Potential of fixed income instruments in 2023

Fixed income instruments are very popular among both conservative and aggressive investors. They can be used for various investment ideas, and in this article you will find out how they work and what benefit they can bring you.

How do these instruments work?

In the financial world, fixed income instruments are traditionally understood as securities that provide two types of income : fixed and variable. These can be bank deposits, corporate/government bonds, tokenized fixed income assets, depository receipts, or P2P lending.

Usually, the fixed part is the interest rate of return on the security, periodically paid to the investor from the size of the par value of the security. The rate can be constant or floating, depending on the conditions of its issuer. The variable part is the nominal value of the security, which is estimated by investors in terms of their supply and demand and depends on many factors.

Together, the change in the par value of such a security and the value of the interest rate give the full rate of the instrument return. It is important to note that there are cases when the nominal value of a security falls and its interest rate rises to compensate for the yield, or vice versa. Therefore, the total return of such an asset is not very volatile, which is why the investment risks are lower.

The interest rate of such instruments depends on many factors. For example:

  • Level of risk 

Higher risk instruments such as corporate bonds or P2P lending typically offer higher interest rates than government bonds or bank deposits.

  • The policy of the Central Bank

Usually, the higher key rate of the Central Bank (due to high inflation and overheating of the economy) means higher profitability, although there are exceptions.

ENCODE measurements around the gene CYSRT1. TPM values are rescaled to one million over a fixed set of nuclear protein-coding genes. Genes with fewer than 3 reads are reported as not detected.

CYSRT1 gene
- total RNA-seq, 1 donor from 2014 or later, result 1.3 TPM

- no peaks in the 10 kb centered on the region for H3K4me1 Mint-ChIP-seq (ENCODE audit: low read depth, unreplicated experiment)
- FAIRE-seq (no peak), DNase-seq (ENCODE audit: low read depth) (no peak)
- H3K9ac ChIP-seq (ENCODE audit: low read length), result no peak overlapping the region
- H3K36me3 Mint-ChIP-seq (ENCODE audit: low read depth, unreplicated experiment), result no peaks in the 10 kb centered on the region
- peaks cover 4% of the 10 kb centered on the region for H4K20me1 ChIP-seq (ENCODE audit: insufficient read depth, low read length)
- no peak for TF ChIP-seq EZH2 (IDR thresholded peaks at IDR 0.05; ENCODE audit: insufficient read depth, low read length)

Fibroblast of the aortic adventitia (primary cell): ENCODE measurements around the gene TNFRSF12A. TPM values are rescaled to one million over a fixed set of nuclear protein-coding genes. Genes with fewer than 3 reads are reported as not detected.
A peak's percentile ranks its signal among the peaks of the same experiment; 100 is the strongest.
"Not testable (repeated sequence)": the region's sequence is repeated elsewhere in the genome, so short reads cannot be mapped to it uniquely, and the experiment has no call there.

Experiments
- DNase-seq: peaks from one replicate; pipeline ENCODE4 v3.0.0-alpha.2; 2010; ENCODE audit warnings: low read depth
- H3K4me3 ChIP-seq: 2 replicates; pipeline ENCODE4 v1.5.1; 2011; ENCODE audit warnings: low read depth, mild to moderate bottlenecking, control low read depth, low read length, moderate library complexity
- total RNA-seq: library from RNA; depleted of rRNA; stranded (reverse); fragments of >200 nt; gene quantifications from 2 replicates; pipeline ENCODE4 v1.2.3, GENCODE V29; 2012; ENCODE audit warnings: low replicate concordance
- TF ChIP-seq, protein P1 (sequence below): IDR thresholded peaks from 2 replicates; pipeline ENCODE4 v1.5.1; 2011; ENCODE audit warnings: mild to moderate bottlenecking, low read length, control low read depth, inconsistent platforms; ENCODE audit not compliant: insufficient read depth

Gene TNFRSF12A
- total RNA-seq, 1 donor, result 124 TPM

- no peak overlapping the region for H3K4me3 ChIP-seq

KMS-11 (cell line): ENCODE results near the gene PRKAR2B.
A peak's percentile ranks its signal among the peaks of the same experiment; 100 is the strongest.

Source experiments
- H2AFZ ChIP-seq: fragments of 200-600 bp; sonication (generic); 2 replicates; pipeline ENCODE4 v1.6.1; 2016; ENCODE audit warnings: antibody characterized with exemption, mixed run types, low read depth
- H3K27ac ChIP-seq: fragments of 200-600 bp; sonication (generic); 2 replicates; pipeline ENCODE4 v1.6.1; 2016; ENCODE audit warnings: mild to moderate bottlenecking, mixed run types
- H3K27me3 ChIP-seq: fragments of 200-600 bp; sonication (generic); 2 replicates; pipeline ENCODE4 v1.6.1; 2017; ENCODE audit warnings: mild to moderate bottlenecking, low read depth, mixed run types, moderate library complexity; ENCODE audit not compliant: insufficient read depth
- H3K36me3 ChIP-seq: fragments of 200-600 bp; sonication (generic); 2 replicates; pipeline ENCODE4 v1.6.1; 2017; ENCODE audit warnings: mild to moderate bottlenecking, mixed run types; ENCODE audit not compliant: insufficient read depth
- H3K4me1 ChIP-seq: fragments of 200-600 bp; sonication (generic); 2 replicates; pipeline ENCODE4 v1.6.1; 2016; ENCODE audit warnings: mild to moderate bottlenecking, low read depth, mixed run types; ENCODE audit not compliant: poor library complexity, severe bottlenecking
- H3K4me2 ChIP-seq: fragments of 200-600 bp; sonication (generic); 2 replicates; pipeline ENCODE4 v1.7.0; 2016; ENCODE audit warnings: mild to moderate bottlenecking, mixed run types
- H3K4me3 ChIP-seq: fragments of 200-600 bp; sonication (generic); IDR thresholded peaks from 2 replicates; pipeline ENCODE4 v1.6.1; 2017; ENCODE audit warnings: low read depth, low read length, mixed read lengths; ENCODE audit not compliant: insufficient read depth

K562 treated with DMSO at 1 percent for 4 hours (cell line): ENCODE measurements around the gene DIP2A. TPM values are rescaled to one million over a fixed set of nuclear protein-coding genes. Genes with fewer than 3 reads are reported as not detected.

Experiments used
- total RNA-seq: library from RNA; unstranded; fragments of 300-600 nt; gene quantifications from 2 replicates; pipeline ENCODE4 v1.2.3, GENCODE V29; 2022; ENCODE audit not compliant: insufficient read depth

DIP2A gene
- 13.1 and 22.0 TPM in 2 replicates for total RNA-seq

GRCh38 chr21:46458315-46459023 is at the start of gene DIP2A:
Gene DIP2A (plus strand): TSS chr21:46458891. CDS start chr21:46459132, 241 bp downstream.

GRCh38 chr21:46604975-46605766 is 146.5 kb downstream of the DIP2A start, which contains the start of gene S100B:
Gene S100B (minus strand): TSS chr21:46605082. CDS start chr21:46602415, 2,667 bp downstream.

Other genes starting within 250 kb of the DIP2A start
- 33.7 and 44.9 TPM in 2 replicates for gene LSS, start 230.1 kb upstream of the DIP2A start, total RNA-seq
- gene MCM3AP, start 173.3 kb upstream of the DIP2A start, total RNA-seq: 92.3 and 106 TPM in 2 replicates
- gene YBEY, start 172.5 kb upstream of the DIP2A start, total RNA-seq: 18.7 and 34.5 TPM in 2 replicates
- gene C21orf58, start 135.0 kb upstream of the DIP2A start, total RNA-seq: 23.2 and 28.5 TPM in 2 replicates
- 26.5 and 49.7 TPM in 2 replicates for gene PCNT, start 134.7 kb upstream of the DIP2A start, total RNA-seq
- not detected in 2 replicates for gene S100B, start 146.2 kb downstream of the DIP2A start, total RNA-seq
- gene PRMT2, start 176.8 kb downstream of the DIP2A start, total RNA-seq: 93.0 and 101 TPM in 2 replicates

• Tax Policy 

Tax incentives for fixed income instruments can increase the popularity of these instruments and reduce the interest rate.

  • Duration of the instrument 

​​Longer terms usually carry a high interest rate. The risks to the investor increases with the length of time the fixed income security is held.

  • Demand level

If investors want to buy more fixed income instruments than are available, the nominal price will rise. In this case, the fixed rate of return will proportionally decrease due to the growth of the financial burden on the issuer, and vice versa.

  • Competition

If one of the securities of one asset class rises in returns to levels above the market, one can expect an increase in returns for similar instruments in the short term, and vice versa.

In general, financial assets of this kind are used to minimize portfolio risk as part of choosing an investment strategy, and can also be considered as some kind of “support” for portfolio yield, compensating for losses on high-risk assets (stocks, futures, options, etc.)

However, the possibility of high risk has not bypassed this asset class. For example, a bank deposit initially assumes compensation for inflation, i.e., the interest rate is as close as possible to the annual rate of price growth in the country. Further, government bonds have a slightly higher yield than a bank deposit, as well as risk, because banks are considered more stable institutions than the state apparatus. At the same time, P2P lending has even greater profitability and risk than the same corporate bonds (although not always), because they are investments in loans from private legal entities or individuals.

2023 Outlook 

To talk about the prospects for 2023, it is first worth looking at the historical dynamics based on open data sources.

Let's assume that we are comparing total returns on, for example, P2P lending in Europe, government and corporate bonds, and bank deposits in Europe. To do this, we need to consider the dynamics of the yield rate of the European P2P lending market, the global bond yield index (Bloomberg Global Aggregate Total Return Index, BGATRI), as well as the deposit rate in the Eurozone.